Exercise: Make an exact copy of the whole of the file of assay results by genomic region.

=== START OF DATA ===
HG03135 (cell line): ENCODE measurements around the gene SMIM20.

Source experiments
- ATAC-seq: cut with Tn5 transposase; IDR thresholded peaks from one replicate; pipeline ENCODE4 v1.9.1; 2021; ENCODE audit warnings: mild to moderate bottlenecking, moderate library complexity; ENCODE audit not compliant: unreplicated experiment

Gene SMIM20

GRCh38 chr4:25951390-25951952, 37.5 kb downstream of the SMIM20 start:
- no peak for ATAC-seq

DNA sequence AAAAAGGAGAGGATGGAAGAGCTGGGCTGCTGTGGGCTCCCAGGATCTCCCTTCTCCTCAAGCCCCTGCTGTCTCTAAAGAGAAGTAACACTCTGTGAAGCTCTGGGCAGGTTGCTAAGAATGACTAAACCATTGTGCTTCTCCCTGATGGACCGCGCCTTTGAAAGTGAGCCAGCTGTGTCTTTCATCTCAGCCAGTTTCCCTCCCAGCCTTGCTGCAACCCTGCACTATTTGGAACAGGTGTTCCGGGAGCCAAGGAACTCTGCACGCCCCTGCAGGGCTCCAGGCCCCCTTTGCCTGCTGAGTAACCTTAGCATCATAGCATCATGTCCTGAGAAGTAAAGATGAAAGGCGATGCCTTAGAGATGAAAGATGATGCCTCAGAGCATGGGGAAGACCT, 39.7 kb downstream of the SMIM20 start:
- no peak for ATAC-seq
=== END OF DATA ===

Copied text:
HG03135 (cell line): ENCODE measurements around the gene SMIM20.

Source experiments
- ATAC-seq: cut with Tn5 transposase; IDR thresholded peaks from one replicate; pipeline ENCODE4 v1.9.1; 2021; ENCODE audit warnings: mild to moderate bottlenecking, moderate library complexity; ENCODE audit not compliant: unreplicated experiment

Gene SMIM20

GRCh38 chr4:25951390-25951952, 37.5 kb downstream of the SMIM20 start:
- no peak for ATAC-seq

DNA sequence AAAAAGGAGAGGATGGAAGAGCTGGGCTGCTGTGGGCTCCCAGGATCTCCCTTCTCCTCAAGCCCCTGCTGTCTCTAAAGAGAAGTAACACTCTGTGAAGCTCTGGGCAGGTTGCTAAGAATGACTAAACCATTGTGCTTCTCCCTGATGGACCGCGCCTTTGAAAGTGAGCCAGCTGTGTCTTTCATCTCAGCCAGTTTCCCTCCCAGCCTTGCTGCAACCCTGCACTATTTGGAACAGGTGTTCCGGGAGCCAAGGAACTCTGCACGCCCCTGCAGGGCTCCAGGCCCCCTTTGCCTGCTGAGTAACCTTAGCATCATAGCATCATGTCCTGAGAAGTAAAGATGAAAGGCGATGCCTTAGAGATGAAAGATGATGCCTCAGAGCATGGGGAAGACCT, 39.7 kb downstream of the SMIM20 start:
- no peak for ATAC-seq